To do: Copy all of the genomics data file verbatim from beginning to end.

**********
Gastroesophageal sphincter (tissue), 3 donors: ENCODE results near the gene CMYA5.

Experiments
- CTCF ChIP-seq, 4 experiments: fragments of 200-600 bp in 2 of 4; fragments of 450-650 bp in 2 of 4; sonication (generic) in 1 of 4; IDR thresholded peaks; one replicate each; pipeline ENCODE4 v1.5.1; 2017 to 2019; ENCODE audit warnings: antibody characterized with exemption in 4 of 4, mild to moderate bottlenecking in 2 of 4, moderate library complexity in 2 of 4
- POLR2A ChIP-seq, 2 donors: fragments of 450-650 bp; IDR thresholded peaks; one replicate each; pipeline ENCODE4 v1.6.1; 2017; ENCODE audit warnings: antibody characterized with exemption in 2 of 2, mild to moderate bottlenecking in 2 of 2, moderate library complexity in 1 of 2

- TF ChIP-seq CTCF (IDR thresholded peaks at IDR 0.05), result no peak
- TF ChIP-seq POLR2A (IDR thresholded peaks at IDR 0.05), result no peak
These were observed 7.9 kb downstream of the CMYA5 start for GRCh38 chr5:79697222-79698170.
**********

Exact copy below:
Gastroesophageal sphincter (tissue), 3 donors: ENCODE results near the gene CMYA5.

Experiments
- CTCF ChIP-seq, 4 experiments: fragments of 200-600 bp in 2 of 4; fragments of 450-650 bp in 2 of 4; sonication (generic) in 1 of 4; IDR thresholded peaks; one replicate each; pipeline ENCODE4 v1.5.1; 2017 to 2019; ENCODE audit warnings: antibody characterized with exemption in 4 of 4, mild to moderate bottlenecking in 2 of 4, moderate library complexity in 2 of 4
- POLR2A ChIP-seq, 2 donors: fragments of 450-650 bp; IDR thresholded peaks; one replicate each; pipeline ENCODE4 v1.6.1; 2017; ENCODE audit warnings: antibody characterized with exemption in 2 of 2, mild to moderate bottlenecking in 2 of 2, moderate library complexity in 1 of 2

- TF ChIP-seq CTCF (IDR thresholded peaks at IDR 0.05), result no peak
- TF ChIP-seq POLR2A (IDR thresholded peaks at IDR 0.05), result no peak
These were observed 7.9 kb downstream of the CMYA5 start for GRCh38 chr5:79697222-79698170.